People Have Greater Value than Facts
Stephen J. Dubner (Photo Credit: Audrey Bernstein)
On a recent Freakonomics podcast episode (one of my favorites), Stephen Dubner interviewed Melissa Kearney, who wrote a book called, “The Two-Parent Privilege.” I haven’t read it, but it sounds interesting. I have also never heard of her, but she seems like a reasonable person.
In the podcast, she said something that struck me. In speaking about the issue of single-parent households, she said:
I think it should be eminently plausible for us to be both empathetic to the parties involved and still honest about the data and evidence.
Wait. Does she not realize that’s not how things are done these days? If you want to make a point, you villainize, yell louder, get on TV. There’s no need for “data and evidence,” much less trying to understand someone else’s point of view. If they don’t agree with you, they must be wrong. That’s how some people do it anyway.
Obviously, I’m being a bit facetious here. And of course, not all people are that way.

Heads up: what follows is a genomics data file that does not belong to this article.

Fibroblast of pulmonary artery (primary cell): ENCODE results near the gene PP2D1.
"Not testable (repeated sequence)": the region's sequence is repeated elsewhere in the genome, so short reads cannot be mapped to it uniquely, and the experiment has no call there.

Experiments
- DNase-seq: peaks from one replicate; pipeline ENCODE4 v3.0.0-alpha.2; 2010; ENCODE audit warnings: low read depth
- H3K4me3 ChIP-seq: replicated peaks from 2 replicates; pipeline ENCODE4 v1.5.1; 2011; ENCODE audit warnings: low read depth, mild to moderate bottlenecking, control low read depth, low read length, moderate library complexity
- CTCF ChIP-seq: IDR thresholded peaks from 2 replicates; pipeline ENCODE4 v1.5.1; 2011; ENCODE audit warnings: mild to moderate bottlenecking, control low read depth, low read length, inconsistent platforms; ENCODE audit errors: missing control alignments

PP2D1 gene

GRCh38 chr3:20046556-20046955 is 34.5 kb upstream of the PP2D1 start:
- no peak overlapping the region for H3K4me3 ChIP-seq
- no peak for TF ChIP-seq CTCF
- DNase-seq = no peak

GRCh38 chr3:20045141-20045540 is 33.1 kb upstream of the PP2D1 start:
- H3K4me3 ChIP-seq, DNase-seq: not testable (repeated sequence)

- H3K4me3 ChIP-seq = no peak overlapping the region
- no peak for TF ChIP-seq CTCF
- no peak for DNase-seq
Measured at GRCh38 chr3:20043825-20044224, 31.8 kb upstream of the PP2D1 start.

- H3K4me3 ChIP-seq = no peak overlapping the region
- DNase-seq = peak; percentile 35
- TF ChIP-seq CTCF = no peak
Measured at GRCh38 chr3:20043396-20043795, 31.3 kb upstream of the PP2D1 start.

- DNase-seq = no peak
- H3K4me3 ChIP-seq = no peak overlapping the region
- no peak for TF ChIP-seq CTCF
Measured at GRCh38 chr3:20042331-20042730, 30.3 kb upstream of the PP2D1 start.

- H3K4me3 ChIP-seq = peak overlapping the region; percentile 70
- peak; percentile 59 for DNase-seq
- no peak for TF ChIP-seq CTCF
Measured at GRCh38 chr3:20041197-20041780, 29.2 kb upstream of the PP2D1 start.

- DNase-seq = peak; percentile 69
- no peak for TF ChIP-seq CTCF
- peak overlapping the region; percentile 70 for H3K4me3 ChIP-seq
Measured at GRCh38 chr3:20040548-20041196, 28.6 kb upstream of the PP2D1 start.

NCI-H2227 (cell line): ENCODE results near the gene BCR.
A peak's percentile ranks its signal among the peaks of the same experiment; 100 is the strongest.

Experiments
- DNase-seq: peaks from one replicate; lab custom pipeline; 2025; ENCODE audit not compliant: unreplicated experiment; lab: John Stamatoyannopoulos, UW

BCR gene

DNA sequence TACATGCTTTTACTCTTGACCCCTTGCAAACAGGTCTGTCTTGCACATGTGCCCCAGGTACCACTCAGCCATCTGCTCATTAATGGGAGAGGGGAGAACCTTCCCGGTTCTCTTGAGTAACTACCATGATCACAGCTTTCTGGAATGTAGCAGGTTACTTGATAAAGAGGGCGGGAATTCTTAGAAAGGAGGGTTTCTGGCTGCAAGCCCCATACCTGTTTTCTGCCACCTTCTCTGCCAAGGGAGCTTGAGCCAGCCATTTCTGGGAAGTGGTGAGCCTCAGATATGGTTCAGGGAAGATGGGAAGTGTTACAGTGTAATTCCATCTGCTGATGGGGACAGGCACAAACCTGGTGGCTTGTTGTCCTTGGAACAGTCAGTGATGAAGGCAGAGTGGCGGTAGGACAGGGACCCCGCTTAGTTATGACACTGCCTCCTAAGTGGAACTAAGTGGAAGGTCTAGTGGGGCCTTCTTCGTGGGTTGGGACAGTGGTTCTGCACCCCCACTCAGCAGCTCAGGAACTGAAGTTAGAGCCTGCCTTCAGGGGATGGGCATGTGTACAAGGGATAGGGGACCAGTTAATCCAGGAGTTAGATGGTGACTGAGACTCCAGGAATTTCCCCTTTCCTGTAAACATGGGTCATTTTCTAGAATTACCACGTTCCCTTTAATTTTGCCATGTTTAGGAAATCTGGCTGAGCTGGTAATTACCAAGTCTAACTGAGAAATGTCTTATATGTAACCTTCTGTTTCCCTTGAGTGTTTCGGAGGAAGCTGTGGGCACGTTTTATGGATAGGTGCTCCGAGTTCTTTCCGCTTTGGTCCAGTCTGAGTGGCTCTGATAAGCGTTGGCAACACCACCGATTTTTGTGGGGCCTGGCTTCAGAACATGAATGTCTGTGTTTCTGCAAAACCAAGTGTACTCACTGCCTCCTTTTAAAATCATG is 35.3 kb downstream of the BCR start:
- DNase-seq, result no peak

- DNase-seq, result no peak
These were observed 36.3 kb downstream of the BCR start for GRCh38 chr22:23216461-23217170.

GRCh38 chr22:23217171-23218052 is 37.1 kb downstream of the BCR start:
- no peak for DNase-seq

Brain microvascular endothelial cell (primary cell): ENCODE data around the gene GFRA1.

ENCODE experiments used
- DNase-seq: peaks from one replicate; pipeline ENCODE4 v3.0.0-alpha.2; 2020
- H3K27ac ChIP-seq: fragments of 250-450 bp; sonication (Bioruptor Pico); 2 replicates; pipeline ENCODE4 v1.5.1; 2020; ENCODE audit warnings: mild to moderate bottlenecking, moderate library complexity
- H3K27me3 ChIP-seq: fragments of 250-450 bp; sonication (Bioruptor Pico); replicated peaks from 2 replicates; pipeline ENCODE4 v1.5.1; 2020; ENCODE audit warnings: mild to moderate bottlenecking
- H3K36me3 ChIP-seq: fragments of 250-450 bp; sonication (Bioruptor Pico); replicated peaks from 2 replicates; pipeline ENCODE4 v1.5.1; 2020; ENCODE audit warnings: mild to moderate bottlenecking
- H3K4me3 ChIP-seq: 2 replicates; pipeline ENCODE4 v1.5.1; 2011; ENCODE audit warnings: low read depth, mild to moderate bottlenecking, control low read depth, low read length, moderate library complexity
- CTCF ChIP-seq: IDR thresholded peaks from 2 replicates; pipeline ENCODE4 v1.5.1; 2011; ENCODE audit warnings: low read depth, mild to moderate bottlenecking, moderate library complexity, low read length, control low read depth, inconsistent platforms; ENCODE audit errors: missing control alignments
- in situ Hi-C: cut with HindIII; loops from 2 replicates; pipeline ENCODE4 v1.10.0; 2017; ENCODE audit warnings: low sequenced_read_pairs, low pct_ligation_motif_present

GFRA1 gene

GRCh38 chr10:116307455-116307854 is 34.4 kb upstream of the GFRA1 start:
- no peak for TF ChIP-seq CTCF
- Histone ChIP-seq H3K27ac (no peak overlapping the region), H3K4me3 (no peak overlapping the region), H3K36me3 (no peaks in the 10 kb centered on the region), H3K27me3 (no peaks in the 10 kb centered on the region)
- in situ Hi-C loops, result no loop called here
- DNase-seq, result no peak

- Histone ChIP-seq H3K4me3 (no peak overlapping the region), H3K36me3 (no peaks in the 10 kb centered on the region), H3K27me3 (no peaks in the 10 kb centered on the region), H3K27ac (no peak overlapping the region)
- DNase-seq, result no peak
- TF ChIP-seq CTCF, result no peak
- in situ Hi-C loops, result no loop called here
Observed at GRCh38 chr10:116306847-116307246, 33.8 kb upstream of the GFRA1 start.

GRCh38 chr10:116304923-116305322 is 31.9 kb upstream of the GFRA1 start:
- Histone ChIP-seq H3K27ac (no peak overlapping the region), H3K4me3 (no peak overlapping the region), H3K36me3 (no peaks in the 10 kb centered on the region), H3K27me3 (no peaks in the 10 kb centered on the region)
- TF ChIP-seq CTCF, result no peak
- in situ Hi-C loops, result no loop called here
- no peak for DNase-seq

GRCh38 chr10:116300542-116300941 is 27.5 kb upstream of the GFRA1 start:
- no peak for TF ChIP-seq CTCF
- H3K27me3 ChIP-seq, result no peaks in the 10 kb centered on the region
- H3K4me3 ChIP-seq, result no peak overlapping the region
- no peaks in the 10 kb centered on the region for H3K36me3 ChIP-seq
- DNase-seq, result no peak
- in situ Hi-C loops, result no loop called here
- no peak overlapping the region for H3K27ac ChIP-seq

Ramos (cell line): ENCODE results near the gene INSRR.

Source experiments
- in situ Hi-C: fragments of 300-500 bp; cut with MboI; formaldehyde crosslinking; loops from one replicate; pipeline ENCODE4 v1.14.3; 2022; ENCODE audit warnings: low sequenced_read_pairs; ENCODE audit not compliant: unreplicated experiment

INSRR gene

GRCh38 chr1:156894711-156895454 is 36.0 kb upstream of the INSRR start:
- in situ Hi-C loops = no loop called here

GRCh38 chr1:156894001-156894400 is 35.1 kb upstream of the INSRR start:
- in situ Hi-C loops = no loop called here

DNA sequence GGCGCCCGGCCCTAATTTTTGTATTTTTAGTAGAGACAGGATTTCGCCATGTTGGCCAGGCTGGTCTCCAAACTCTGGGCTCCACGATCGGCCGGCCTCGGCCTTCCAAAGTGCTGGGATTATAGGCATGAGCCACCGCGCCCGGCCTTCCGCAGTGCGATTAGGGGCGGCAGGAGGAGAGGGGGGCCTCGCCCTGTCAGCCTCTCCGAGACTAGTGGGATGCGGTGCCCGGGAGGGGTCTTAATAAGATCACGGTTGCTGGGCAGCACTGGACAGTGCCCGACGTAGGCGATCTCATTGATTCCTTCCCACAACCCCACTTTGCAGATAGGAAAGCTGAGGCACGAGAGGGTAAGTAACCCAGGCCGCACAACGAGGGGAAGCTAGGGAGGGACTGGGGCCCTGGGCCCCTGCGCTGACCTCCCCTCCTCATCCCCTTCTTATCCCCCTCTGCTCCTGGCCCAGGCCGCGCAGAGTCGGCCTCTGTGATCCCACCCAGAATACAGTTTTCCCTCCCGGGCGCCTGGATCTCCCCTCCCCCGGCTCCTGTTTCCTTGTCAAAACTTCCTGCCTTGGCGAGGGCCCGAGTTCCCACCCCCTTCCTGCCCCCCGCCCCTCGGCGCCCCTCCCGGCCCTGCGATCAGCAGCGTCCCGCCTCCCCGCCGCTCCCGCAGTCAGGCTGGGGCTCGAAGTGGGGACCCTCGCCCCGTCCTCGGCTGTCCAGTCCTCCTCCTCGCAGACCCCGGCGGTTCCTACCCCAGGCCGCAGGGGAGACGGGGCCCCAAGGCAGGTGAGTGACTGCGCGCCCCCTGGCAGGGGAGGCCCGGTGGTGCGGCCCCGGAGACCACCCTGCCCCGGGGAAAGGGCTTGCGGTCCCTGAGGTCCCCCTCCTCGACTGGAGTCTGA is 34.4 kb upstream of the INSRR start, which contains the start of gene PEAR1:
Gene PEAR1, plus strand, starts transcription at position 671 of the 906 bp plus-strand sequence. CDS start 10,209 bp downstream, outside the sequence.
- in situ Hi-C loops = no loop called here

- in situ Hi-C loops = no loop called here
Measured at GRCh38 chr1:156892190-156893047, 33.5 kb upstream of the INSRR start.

In this case, Melissa Kearney is right on. We can get the facts (which is Wilson Lumber Core Value number three) and think logically about them, but then keep in mind that people are always involved, and people have value. In fact, people have greater value than facts.
If I am right, and you are wrong, you are still a person who has value.
Same goes the other way.
Yes, our third Core Value, Get the Facts, is important. But it is also important to remember to Treat Others the Way We Want to be Treated, which is also a Wilson Lumber Core Value, purposefully and significantly situated right before Get the Facts.
Kearney’s statement challenged me, so I hope if this did not come across like preaching. If I am preaching to anyone it’s to me. Obviously, I needed to hear it. That’s what I like about podcasts. They challenge me to grow, which is another Wilson Lumber Core Value but a discussion for another time.
Do you have any favorite podcasts? If so, which ones and why? I’d love to get your recommendations.
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